Mainstreet Medical Services has been forced to change due to the ongoing COVID-19 pandemic, with over 90 per cent of their interactions now temporarily virtual.
Joan Tancock, clinic manager, provided answers from the clinic’s physicians on how the crisis has changed patient care in Lacombe.
Tancock said in the email have chosen to use telephone health over trendy apps like Zoom or Microsoft Teams due to possible unforeseen security issues.
“Things are secure until someone decides they are not and this is not acceptable for patient confidentiality when we have a secure telephone to use,” the email stated, added immobile or disabled patients can still access care because often have means to use the telephone.
Tancock’s email went on to state that if a patient absolutely needs to be seen in person, the clinic is arranging those visits with precaution. In these cases, staff members wear full PPE and screen them COVID-19 risk factors.
If they have these factors, further precautions including the patient wearing a mask. are taken to ensure the safety of everyone who may be in the building.
“Patients are immediately taken to their exam room (no waiting in the waiting room) and if their exam room is not ready, then they are asked to wait in their vehicle and are phoned/texted when their room is available,” the email said.
“Rooms are fully wiped down/cleaned in-between patients. As per AH recommendations all our staff are wearing masks any time, they have patient contact.”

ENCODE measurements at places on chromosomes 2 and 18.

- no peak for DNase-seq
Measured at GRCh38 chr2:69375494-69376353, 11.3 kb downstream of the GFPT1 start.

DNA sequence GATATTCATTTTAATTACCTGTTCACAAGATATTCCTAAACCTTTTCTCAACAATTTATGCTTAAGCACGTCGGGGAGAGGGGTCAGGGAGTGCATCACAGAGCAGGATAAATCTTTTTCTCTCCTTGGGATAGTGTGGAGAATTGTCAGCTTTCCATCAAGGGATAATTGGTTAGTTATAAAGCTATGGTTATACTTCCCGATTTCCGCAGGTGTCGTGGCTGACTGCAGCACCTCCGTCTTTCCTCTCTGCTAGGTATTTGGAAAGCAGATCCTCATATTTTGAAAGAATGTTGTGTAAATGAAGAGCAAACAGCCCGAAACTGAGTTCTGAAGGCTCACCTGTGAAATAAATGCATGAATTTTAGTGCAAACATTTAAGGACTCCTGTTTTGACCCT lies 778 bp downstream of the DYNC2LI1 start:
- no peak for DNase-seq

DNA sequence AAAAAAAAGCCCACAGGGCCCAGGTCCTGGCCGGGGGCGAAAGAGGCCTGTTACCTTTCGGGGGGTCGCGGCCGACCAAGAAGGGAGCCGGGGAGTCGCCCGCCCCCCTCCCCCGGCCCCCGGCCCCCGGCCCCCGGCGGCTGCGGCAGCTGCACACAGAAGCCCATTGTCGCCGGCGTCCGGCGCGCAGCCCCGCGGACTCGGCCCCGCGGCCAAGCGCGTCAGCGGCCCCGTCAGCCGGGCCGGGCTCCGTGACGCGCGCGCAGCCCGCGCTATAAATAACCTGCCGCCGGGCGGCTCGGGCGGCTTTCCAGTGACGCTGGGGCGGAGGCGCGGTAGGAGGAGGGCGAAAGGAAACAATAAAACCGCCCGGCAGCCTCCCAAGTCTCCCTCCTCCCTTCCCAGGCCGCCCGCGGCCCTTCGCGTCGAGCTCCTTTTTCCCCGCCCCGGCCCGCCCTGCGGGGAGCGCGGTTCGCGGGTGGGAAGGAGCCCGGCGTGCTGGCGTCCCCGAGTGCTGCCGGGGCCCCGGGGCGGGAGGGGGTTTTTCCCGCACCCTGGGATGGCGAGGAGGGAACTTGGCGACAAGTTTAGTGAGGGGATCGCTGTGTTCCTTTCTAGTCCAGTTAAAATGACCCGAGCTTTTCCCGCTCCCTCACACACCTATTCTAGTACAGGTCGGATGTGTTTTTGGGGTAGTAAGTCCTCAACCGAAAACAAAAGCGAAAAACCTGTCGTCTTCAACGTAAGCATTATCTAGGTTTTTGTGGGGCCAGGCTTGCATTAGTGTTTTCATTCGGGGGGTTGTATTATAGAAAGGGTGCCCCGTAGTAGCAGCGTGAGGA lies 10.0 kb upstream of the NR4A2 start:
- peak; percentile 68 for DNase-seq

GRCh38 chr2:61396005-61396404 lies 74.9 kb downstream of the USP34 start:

The email stated that doctors are able to apply a billing code for the duration of the pandemic for telephone health.
Tancock’s email said her doctors have chosen not to endorse and have concerns for the patient use of Babylon by Telus Health, which is currently being promoted by the Government of Alberta.
“We Lacombe physicians are ready and available to meet with our patients virtually and we can provide more comprehensive care since we have access to their full medical records and we know their histories well,” the email stated.
“We would advise against the use of the Babylon platform when patients can access their own physicians easily by making an appointment for a virtual visit.”
Tancock’s email stated that their patients have given them positive feedback on their telehealth service and the clinic has been providing patients with with prescriptions by faxing them to local pharmacies.
Despite the positive feedback, Tancock’s email stated virtual telehealth is not a long-term solution for patient health in Lacombe.
“Face to face contact is vital to a good safe family practice. We hope this will soon be over,” the email stated.